A Quick Guide to iPXE

iPXE is great. I use it loads at home & work. It lets you boot your computer over the network.
  • No more burning CDs.
  • No more writing to USB sticks to find they don't boot, and waiting ages for them to finish writing.
  • No more scrabbling around for USB CD drives
  • At work, no more wondering how you're going to install an OS on that EX-zone rated computer that only has one USB1.0 port (I've had to deal with these quite a lot now!)
So, maybe your thinking, "Oh yeah, I tried PXE boot once, it was fiddly because you have to set up a DHCP server, TFTP server, NFS etc.
No! Read on and I will show you how you need nothing more than a USB stick and a web server. You don't even have to mess with the DHCP server which most of us now have on their home router.....

No More DHCP

I wanted to leave my home router alone, it serves the IP addresses out, but I don't have much control over the rest of DHCP - I can't change it to tell the client computers where to PXE boot from (i.e. with 'Next-server').

But with iPXE it doesn't matter!
Let's assume our web-browser is at 192.168.0.4.
We can make a USB stick or CD to boot iPXE and point it to the web browser.

From the iPXE Rom-O-Matic website, choose USB or CD ISO image, and copy the following script into the box:
1  #!ipxe
2  echo ===== My iPXE Script =====
3  echo MAC address is ${net0/mac}
4  prompt --key 0x02 --timeout 2000 Press Ctrl-B for the iPXE command line... && shell ||
5  dhcp
6  chain http://192.168.0.4/ipxe/boot.ipxe


Burn/write the image and boot it. (That's the last boot media you'll need!)

Set up the webserver.

Ok, so now the iPXE is booting and pointing to the webserver, we need to make a menu, so copy this into /ipxe/boot.ipxe on the web server...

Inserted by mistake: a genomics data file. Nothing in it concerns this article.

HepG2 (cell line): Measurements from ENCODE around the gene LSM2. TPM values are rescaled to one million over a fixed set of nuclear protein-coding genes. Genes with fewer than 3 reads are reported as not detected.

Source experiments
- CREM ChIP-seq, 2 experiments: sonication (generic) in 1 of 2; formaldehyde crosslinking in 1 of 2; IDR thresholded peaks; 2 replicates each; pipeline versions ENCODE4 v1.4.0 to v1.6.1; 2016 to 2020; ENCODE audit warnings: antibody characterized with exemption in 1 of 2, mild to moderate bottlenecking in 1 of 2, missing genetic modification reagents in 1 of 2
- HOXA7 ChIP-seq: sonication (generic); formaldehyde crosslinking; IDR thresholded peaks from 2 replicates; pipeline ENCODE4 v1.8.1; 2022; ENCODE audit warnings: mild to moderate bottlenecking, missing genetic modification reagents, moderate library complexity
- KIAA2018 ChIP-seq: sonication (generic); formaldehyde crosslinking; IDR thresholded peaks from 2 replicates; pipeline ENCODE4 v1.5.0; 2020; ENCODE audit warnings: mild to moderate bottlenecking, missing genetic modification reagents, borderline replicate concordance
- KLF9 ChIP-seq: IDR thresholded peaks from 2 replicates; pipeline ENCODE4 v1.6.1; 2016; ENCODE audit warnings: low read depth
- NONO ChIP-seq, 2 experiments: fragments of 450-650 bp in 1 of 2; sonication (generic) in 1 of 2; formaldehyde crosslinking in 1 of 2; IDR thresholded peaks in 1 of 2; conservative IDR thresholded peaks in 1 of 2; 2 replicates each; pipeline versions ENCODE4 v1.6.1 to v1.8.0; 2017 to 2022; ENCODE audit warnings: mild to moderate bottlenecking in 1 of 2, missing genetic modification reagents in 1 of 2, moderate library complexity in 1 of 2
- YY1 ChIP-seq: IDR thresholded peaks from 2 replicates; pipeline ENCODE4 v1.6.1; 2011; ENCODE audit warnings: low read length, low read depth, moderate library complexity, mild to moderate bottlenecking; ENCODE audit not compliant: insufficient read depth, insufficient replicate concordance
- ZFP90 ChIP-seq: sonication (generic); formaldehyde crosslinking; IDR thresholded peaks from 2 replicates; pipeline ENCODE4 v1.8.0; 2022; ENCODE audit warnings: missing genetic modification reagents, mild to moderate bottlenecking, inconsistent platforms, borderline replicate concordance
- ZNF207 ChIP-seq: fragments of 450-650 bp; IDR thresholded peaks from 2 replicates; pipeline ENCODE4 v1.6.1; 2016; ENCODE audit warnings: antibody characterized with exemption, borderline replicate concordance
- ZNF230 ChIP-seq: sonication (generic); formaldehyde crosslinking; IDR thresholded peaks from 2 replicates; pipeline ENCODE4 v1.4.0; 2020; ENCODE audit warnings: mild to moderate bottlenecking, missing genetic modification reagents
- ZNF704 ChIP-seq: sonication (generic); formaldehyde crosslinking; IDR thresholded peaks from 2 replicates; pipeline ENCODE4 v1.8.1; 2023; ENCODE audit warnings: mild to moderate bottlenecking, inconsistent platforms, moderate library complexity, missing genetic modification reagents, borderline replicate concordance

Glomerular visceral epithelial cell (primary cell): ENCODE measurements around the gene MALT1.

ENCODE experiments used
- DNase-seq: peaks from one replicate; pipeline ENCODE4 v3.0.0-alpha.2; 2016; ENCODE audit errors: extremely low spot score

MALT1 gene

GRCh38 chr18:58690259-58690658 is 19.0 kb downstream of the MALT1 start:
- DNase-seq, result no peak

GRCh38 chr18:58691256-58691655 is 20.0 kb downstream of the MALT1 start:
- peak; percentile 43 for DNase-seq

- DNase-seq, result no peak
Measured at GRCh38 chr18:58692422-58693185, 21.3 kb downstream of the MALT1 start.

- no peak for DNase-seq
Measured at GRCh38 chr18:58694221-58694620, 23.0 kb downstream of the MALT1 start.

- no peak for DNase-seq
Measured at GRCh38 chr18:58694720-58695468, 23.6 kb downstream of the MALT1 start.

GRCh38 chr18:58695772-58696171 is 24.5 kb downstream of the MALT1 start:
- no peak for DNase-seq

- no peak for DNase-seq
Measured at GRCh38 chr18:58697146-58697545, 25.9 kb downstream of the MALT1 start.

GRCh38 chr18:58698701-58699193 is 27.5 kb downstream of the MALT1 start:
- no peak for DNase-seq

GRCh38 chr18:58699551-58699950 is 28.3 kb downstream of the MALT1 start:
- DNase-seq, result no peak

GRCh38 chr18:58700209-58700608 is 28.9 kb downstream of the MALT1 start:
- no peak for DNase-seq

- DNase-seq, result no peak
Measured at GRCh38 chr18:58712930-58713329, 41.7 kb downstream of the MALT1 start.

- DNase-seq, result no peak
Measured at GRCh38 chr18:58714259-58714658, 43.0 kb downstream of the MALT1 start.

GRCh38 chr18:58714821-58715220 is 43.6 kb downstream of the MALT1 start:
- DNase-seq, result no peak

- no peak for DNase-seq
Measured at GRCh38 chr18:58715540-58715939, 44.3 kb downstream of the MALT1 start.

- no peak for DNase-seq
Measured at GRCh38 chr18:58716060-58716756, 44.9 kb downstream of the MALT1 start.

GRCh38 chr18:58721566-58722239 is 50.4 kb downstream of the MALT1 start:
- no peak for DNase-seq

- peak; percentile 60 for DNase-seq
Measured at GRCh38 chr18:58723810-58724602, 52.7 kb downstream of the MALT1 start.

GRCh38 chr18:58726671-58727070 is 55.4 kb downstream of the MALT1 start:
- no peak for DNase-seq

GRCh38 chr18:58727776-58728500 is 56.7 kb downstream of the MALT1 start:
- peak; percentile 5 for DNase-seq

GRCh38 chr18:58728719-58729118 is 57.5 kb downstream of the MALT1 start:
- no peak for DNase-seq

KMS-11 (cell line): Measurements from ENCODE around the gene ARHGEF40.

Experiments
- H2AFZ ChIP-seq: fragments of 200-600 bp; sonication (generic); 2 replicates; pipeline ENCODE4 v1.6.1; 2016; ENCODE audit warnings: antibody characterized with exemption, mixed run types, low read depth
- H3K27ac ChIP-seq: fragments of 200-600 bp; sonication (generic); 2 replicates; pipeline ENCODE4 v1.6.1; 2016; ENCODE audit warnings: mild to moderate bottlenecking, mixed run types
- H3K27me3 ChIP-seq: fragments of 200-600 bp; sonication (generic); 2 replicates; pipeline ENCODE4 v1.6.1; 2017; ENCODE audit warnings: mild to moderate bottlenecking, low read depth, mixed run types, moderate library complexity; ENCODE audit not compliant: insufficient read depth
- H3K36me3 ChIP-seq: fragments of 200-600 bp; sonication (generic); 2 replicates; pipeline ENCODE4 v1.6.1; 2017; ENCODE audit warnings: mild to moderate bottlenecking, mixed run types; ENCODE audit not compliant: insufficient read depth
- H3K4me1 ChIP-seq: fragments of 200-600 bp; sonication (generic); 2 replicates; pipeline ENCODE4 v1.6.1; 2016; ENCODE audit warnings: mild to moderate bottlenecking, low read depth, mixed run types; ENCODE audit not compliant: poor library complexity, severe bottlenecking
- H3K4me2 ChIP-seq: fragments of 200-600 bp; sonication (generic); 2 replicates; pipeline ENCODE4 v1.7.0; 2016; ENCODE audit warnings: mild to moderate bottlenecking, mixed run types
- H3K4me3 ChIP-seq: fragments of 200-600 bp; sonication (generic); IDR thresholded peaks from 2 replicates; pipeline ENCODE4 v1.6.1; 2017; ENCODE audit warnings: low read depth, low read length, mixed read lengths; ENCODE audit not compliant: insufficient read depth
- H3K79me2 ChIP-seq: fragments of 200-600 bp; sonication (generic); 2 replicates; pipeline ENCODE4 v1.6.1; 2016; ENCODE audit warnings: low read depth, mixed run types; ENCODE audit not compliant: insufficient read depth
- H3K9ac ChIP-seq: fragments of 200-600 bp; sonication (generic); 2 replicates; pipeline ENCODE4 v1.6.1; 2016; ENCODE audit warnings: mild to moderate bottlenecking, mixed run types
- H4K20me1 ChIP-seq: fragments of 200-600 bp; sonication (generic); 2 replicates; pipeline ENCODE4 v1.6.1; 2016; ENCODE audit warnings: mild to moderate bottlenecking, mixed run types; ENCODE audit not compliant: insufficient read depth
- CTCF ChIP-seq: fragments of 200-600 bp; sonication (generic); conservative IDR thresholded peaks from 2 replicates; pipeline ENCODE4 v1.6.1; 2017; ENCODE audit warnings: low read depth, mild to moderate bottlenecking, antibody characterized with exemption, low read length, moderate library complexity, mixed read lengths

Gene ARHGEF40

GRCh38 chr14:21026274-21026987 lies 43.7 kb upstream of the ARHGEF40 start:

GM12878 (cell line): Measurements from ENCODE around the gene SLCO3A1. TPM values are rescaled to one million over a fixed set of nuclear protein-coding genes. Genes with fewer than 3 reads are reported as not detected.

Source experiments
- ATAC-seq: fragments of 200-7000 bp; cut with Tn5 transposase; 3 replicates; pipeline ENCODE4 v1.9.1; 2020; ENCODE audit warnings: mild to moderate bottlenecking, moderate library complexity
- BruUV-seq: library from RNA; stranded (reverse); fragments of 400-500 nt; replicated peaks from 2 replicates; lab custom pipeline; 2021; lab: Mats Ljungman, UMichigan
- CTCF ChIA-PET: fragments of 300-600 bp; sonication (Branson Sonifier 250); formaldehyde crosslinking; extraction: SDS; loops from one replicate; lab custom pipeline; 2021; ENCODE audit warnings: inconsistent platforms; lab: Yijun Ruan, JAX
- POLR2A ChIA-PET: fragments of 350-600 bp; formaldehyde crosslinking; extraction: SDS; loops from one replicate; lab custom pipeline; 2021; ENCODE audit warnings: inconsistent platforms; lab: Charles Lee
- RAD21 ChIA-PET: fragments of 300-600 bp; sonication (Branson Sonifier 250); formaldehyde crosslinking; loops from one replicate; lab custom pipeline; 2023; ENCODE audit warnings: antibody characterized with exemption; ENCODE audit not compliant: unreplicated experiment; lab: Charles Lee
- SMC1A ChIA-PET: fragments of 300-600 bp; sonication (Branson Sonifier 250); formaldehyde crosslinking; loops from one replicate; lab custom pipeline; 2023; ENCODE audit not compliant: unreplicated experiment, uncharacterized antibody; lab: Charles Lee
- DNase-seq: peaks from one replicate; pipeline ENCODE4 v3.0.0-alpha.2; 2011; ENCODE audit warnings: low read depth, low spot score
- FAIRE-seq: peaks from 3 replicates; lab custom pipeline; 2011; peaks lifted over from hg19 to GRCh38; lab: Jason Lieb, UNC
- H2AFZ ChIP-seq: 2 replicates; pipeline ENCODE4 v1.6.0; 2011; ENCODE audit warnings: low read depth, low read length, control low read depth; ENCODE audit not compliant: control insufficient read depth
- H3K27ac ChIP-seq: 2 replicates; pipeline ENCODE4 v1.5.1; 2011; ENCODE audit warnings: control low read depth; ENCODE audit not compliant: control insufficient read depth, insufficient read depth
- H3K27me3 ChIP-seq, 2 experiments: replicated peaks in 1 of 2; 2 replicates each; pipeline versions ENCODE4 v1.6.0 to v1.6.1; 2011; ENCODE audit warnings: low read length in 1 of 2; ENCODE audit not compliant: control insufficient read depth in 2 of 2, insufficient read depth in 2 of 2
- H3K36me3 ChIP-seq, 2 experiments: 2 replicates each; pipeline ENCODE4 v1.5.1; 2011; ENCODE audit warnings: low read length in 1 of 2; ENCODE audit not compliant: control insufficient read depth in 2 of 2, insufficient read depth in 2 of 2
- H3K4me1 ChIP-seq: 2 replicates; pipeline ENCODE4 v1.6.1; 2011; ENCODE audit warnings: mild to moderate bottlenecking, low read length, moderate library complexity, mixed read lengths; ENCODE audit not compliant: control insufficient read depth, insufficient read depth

1  #!ipxe
2  menu Please choose an entry:

3  item clonez2 Clonezilla sanboot
4  item ubuntu Ubuntu Trusty 386
5  item dsl Damn Small Linux
6  item tiny Tiny Core Linux
7  item gparted Gparted Live
8  item clonez Clonezilla Live
9  item msd MS Defender Offline (32-bit)
10  item w8pe64 Windows 8 installation PE
11  item wes7 WES7 installation PE (Needs net use z:)
12  item vmware VMware ESXi 5.5 installer
13  item test Boot current test.php
14  item safeboot McAfee Safeboot 5. boot repair
15  item --gap Advanced Options...
16  item shell Enter iPXE Shell

17  choose os
18  chain http://192.168.0.4/ipxe/${os}.ipxe


You'll also need to copy ldlinux.c32, libcom32.c32, libcom32.c32, libutil.c32, linux.c32 into the same directory as the script. These come from the Syslinux Project
Boot your client again and you'll realise that the menu launches the word after 'item' in the script as the name of the next script to run. I put .ipxe on it to tidy it all up.
Now all we have to do is add the operating systems....

Tiny Core Linux

Here's two ways of booting Tiny Core Linux, which start to demonstrate the power of iPXE.
First you need to get Tiny Core Linux.

Method 1
Copy memdisk from somewhere (ubuntu cd, etc). and copy the iso to the appropriate place on the server...
1  #!ipxe
2  echo Starting TinyCore Linux....
3  dhcp
4  #Boot as iso image...
5  kernel http://192.168.0.4/ipxe/memdisk
6  initrd http://192.168.0.4/ipxe/tinylinux/tiny.iso
7  echo Booting...
8  imgstat
9  boot

This demonstrates the fact that iPXE can copy an entire iso and boot it.
BUT beware! it doesn't work for linux live cds because when the kernel starts up it will re-allocate the memory which stores the iso because it doesn't realise it is not booting off a CD... we'll revisit next.
It does work with small distributions like Tiny Core and FreeDOS.

Method 2
Similar to Method 1...
1  #!ipxe
2  echo Starting TinyCore Linux....
3  dhcp
4  sanboot --no-describe --drive 0x81 http://192.168.0.4/ipxe/tinylinux/tiny.iso